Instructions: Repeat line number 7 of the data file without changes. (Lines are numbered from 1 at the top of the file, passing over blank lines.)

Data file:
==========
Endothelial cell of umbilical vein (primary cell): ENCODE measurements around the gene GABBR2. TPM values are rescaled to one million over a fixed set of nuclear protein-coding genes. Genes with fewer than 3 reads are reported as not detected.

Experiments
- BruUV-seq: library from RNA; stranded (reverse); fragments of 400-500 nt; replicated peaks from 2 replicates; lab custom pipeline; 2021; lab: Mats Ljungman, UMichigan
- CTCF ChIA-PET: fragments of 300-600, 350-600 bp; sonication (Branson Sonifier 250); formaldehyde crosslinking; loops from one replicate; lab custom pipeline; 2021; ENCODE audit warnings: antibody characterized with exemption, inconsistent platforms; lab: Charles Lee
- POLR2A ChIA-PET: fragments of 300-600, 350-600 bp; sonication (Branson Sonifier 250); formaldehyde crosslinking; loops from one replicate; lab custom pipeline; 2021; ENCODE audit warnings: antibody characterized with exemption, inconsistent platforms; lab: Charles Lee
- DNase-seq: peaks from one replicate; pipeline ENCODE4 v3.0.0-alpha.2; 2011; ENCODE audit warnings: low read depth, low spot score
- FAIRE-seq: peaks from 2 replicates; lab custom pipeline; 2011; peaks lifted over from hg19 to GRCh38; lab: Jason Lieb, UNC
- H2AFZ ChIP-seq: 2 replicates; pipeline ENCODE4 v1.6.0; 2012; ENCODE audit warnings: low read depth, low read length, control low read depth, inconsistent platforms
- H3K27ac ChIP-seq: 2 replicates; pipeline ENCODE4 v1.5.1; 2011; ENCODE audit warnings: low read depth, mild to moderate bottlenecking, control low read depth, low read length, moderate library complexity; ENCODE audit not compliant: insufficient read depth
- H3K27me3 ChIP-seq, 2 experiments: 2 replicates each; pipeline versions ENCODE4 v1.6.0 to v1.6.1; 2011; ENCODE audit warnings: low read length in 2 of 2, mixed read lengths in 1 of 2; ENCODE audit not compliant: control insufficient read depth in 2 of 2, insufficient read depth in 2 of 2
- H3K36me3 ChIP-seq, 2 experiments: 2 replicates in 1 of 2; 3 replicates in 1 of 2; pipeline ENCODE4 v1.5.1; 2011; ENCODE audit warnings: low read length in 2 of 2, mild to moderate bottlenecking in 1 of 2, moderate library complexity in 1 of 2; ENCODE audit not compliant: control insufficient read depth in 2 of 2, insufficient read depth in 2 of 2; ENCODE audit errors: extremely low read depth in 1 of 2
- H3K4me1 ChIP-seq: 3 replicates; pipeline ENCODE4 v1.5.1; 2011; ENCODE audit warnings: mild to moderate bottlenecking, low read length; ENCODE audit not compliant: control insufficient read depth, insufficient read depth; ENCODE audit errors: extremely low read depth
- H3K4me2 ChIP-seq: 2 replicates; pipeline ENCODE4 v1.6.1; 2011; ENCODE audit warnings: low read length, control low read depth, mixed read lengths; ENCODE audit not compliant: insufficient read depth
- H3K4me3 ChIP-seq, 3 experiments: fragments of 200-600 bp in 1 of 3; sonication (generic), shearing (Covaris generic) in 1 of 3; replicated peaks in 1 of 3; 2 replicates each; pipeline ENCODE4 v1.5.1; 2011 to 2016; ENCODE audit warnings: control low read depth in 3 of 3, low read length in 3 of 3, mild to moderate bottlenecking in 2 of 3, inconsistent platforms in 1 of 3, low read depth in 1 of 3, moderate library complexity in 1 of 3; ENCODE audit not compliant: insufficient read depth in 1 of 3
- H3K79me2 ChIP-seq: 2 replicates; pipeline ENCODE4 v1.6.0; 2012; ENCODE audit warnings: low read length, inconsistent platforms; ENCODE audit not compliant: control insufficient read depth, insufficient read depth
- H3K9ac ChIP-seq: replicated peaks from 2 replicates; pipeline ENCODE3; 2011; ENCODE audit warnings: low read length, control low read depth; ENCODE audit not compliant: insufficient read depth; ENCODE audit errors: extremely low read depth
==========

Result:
- FAIRE-seq: peaks from 2 replicates; lab custom pipeline; 2011; peaks lifted over from hg19 to GRCh38; lab: Jason Lieb, UNC